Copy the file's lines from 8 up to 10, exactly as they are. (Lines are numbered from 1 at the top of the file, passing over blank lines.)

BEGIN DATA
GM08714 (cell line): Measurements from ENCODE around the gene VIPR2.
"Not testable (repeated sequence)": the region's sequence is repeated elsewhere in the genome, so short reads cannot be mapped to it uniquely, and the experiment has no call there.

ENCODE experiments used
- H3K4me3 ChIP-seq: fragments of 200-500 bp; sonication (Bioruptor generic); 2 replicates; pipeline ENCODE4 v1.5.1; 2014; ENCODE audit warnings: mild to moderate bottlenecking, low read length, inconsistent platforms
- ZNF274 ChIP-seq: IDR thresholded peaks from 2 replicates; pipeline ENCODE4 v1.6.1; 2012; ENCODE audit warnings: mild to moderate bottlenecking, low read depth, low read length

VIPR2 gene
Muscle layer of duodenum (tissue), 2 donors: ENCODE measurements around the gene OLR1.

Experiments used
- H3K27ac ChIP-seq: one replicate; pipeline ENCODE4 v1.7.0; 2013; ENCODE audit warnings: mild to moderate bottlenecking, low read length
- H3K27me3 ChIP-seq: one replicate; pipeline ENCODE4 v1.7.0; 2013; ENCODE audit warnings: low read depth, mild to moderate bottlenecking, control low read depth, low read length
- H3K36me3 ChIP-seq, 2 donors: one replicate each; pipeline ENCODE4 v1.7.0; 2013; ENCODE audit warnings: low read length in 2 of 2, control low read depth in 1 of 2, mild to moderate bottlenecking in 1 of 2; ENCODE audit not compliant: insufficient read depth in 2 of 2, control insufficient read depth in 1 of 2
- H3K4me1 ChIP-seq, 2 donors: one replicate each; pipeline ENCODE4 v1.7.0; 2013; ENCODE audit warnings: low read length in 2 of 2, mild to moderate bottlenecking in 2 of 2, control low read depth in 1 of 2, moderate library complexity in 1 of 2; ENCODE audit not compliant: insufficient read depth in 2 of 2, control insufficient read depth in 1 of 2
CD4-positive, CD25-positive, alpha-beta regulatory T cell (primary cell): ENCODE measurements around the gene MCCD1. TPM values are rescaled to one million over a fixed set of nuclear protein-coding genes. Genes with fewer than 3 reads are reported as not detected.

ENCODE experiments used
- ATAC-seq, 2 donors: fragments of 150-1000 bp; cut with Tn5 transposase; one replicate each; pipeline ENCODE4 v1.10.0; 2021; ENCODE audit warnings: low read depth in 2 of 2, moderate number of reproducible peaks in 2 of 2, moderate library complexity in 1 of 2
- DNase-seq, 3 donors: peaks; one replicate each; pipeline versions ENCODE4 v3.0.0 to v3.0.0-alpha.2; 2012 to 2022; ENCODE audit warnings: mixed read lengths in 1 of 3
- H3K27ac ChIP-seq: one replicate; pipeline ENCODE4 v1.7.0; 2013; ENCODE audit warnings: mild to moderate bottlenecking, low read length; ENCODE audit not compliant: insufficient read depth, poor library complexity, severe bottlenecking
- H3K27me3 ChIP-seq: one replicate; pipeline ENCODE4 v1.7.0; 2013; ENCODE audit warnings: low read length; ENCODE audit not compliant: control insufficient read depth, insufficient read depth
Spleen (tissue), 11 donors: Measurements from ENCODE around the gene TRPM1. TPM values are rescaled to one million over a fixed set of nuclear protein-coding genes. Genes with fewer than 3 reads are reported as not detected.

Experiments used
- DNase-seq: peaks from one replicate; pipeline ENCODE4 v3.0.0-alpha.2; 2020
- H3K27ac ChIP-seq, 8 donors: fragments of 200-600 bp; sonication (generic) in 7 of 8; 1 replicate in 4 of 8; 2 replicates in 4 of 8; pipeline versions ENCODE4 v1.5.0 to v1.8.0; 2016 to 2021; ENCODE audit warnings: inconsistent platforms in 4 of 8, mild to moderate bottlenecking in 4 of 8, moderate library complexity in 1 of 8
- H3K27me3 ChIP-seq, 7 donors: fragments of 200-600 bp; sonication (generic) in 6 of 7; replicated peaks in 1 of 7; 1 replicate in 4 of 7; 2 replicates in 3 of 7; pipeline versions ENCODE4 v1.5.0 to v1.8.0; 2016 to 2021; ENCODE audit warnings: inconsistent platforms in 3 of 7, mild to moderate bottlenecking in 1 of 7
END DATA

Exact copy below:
Experiments used
- H3K27ac ChIP-seq: one replicate; pipeline ENCODE4 v1.7.0; 2013; ENCODE audit warnings: mild to moderate bottlenecking, low read length
- H3K27me3 ChIP-seq: one replicate; pipeline ENCODE4 v1.7.0; 2013; ENCODE audit warnings: low read depth, mild to moderate bottlenecking, control low read depth, low read length